G&K Services Must Pay $361K to Fired Employee

A jury found that G&K's decision to terminate James Dubiel-who sued the company in February 2010-was motivated by a Workers' Compensation claim he filed following an incident in a company-owned vehicle he was driving.

G&K Services, Inc., was ordered last week to pay $361,000 to a former employee after a Hennepin County jury determined that the employee's Workers' Compensation claim was a “motivating factor” in his termination.

James Dubiel-who sued G&K in February 2010-will receive $111,000 for lost wages and emotional distress and another $250,000 in punitive damages from the Minnetonka-based manufacturer of branded identity apparel.

A G&K representative did not return a Monday morning phone message seeking comment about the outcome of the lawsuit. But Dubiel's attorney, Michelle Dye Neumann of Minneapolis law firm Halunen & Associates, said in a Monday statement: “James Dubiel loved his job. This made his termination particularly painful, to say nothing of the difficulty of finding work in this economy. This verdict lets employers know that the laws mean what they say. Employees who are injured on the job cannot be fired because they report an injury and seek the compensation due to them under the law.”

Dubiel began working for G&K as a shuttle driver in December 2008. In that role, he transported laundry and floor mats between the company's various Twin Cities-area processing facilities.

In March 2009, the G&K delivery truck that Dubiel was driving was sideswiped by another vehicle when a car lost control on Highway 100, according the complaint filed on behalf of Dubiel. During the incident, Dubiel hit his head on the ceiling of the vehicle and suffered lower back injuries.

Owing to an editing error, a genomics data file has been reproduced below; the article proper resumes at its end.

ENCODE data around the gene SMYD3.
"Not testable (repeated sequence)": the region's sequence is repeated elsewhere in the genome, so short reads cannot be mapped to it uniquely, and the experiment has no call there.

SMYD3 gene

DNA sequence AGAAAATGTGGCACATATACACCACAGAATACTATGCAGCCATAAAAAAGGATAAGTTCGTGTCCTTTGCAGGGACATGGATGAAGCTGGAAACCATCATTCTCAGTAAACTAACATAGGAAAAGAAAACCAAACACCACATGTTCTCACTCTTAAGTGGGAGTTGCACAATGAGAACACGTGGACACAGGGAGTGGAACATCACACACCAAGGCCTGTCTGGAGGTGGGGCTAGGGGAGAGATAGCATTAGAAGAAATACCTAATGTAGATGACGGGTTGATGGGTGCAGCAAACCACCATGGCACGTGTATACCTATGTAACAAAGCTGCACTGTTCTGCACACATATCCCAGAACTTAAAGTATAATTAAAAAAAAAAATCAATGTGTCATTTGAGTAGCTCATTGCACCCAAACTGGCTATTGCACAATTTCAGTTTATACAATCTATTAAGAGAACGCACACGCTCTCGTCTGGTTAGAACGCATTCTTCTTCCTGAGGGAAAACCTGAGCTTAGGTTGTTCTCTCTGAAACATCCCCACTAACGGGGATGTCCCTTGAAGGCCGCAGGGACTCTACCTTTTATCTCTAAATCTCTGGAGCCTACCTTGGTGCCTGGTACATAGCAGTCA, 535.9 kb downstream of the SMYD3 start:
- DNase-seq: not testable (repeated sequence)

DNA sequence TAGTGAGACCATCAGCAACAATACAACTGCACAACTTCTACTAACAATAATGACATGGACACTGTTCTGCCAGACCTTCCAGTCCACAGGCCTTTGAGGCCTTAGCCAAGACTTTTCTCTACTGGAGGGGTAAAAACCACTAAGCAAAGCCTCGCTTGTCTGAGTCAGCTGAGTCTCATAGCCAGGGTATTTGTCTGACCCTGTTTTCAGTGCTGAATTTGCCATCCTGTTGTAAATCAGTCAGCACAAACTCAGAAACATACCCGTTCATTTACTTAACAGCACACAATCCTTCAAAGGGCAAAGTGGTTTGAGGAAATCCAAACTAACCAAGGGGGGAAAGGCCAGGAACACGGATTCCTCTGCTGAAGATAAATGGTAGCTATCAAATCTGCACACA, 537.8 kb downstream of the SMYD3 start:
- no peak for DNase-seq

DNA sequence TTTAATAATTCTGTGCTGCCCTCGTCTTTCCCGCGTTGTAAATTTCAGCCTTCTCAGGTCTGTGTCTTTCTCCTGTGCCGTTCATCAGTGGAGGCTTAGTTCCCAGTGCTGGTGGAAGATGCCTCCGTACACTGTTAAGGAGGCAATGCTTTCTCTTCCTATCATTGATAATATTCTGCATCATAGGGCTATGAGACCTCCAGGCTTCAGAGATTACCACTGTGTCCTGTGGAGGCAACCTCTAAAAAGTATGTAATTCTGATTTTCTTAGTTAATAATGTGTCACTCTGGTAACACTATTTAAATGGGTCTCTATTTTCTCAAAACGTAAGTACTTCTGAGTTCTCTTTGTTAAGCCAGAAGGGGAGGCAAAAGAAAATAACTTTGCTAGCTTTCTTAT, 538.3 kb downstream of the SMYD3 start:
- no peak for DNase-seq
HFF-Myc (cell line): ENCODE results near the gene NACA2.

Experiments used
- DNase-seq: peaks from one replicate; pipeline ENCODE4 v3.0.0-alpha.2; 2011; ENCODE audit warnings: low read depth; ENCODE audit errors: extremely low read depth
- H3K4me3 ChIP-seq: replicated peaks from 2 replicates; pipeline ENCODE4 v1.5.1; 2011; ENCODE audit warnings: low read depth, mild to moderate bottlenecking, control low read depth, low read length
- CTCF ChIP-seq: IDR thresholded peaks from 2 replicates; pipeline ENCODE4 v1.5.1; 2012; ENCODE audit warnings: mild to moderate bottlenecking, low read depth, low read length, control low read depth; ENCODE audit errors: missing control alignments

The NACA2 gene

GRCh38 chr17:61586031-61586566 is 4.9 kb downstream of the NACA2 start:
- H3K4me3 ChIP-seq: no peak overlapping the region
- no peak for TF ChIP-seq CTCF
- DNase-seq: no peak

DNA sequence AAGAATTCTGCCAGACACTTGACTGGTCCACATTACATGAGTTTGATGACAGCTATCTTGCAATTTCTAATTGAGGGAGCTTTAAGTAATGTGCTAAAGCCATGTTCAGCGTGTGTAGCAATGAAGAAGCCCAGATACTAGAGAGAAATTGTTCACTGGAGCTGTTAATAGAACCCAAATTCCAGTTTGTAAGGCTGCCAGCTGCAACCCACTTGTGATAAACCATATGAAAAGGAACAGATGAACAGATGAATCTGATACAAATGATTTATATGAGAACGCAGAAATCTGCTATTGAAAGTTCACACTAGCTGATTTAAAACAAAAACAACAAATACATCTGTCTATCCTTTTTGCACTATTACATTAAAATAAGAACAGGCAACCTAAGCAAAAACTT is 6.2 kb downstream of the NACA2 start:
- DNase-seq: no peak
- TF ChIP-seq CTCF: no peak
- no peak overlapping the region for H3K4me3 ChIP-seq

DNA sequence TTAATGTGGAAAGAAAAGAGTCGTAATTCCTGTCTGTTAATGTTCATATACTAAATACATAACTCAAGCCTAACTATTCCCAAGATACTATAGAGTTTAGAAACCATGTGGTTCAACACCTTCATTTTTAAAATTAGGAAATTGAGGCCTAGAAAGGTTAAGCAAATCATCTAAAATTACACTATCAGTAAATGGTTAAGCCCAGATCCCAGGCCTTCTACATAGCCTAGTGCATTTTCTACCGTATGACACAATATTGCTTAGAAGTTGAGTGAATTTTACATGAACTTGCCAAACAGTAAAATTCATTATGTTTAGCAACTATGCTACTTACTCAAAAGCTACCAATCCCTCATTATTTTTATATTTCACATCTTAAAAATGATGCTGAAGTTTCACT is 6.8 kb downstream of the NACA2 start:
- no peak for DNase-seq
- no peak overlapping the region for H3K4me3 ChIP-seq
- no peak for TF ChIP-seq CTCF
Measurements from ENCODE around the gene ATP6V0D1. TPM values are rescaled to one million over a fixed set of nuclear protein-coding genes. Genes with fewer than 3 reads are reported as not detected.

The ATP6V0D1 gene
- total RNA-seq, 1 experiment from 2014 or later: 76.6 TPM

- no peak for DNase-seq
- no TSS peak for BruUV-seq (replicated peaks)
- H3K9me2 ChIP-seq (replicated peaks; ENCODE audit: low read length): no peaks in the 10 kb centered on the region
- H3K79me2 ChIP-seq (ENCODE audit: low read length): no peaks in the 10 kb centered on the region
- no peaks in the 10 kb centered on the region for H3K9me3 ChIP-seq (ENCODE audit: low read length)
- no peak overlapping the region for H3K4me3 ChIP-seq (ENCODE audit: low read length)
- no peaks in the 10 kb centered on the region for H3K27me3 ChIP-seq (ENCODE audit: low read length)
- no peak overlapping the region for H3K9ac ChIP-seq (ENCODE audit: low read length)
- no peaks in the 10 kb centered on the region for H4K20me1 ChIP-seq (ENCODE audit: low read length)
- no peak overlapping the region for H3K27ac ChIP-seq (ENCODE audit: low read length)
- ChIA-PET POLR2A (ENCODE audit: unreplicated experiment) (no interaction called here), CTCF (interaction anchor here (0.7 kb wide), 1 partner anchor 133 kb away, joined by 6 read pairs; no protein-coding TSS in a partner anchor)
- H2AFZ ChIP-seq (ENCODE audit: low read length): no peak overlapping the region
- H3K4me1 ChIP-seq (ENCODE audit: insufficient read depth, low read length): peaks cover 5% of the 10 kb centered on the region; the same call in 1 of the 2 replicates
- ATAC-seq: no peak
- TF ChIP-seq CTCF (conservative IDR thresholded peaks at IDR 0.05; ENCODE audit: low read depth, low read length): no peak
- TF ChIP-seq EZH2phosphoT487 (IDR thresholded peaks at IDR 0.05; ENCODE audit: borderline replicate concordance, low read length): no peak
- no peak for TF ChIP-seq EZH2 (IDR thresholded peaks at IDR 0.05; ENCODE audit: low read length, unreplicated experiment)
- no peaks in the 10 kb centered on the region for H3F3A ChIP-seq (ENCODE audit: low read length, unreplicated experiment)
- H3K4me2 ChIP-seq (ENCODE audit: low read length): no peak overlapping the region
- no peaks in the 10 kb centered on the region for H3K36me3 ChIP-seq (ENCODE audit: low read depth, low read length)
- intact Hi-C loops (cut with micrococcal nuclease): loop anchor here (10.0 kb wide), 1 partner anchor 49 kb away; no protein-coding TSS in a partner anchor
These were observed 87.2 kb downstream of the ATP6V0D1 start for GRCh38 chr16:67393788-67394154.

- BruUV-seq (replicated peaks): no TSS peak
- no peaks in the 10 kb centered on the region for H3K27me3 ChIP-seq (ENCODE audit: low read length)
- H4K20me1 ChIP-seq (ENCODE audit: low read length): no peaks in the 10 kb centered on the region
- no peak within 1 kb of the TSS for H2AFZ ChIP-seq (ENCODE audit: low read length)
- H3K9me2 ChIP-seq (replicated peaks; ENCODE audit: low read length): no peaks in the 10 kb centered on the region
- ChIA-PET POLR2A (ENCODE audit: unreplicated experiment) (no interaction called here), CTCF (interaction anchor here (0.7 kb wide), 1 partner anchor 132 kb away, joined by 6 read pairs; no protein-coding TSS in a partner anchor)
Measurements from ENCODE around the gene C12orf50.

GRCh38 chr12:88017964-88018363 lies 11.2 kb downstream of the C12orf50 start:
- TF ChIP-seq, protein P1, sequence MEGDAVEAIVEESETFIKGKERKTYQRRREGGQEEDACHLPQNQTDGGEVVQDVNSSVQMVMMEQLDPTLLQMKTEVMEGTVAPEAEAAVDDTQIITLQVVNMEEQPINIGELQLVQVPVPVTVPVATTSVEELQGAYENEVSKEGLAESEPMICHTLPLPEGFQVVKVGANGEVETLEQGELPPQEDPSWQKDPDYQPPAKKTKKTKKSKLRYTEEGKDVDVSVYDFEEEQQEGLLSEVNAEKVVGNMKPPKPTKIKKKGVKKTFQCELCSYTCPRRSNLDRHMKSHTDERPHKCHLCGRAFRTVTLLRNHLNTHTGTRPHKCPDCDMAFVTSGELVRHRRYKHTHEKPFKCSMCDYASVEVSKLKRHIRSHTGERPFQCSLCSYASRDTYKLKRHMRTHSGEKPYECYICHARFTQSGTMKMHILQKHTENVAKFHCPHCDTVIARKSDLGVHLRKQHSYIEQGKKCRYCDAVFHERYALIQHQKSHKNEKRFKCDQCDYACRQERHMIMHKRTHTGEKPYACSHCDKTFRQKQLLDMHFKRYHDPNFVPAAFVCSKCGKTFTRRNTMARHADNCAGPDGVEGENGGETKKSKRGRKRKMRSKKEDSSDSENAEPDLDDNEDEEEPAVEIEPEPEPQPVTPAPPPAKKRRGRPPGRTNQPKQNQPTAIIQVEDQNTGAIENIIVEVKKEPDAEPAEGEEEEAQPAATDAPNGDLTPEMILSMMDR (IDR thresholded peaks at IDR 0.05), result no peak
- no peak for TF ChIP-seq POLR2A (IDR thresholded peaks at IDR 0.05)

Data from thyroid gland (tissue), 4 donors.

Dubiel sought medical attention for his back pain on March 20, 2009, and submitted an injury report to G&K's human resources manager five days later, according to the complaint. The company's Workers' Compensation insurance carrier received it on April 1, 2009.

Around that same time, Dubiel visited a chiropractor who instructed him not return to work until April 13, 2009. The chiropractor also prohibited him from sitting for longer than 45 minutes at a time and lifting more than five pounds upon his return to work. Dubiel's work restrictions prevented him from loading and unloading heavy cargo from his delivery truck and required him to have an assistant to travel with him and help with the loading and unloading.

According to the complaint, the production lead in Dubiel's department began telling employees that Dubiel was faking his injuries and the company stopped accommodating them. A manager allegedly said that Dubiel was “out to cause trouble” for the company, and other employees threatened to physically harm him.

Dubiel reported the threats to management on at least three different occasions, the suit said. He was notified on May 4 that his employment had been terminated because he made “multiple false representations” about his medical history during his pre-employment physical exam in 2008.

G&K is among Minnesota's 40-largest public companies based on revenue, which totaled $$833.6 million for the fiscal year that ended in July 2010. It employs about 7,500.